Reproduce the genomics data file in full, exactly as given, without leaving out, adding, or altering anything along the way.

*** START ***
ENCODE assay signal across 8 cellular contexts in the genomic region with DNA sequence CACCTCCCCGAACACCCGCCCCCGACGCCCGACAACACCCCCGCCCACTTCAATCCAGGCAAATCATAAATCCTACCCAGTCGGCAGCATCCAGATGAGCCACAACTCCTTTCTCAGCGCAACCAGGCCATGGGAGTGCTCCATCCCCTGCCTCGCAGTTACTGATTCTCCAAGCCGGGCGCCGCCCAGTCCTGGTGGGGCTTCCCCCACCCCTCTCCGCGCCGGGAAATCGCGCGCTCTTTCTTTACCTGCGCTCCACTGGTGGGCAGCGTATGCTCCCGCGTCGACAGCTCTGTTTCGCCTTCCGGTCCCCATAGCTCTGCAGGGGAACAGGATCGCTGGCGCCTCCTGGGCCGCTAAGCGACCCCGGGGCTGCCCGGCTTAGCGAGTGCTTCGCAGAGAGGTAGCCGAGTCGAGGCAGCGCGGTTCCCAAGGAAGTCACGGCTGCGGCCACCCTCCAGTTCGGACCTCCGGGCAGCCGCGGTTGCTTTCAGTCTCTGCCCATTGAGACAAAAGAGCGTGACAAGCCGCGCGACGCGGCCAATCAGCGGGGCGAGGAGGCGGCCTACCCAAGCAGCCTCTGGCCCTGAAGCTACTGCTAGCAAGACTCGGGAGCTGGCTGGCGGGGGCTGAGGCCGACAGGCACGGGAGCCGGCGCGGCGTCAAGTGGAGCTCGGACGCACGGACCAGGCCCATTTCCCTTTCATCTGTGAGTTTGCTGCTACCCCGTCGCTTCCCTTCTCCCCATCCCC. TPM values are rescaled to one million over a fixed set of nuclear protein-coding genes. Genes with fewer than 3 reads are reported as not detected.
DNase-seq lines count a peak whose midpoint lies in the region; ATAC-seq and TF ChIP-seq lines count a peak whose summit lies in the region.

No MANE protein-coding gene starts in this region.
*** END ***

ENCODE assay signal across 8 cellular contexts in the genomic region with DNA sequence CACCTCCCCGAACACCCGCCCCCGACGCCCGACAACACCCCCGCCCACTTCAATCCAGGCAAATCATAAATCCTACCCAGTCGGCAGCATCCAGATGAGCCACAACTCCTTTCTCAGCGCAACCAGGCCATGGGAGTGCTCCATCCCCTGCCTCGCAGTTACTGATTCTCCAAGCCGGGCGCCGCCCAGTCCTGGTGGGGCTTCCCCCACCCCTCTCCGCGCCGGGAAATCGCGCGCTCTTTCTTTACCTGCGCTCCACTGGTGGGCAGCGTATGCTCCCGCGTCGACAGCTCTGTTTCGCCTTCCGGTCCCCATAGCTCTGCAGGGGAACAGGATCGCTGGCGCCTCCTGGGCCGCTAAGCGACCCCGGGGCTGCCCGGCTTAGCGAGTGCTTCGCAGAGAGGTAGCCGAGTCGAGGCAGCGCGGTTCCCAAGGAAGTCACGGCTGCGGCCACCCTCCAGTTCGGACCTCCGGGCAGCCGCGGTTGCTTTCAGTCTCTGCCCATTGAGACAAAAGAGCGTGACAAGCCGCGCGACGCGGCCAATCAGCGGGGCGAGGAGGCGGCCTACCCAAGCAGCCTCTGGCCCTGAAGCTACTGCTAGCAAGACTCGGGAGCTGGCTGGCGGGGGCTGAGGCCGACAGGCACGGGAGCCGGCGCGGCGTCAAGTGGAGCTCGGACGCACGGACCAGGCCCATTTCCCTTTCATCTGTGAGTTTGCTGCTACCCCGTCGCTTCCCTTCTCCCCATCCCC. TPM values are rescaled to one million over a fixed set of nuclear protein-coding genes. Genes with fewer than 3 reads are reported as not detected.
DNase-seq lines count a peak whose midpoint lies in the region; ATAC-seq and TF ChIP-seq lines count a peak whose summit lies in the region.

No MANE protein-coding gene starts in this region.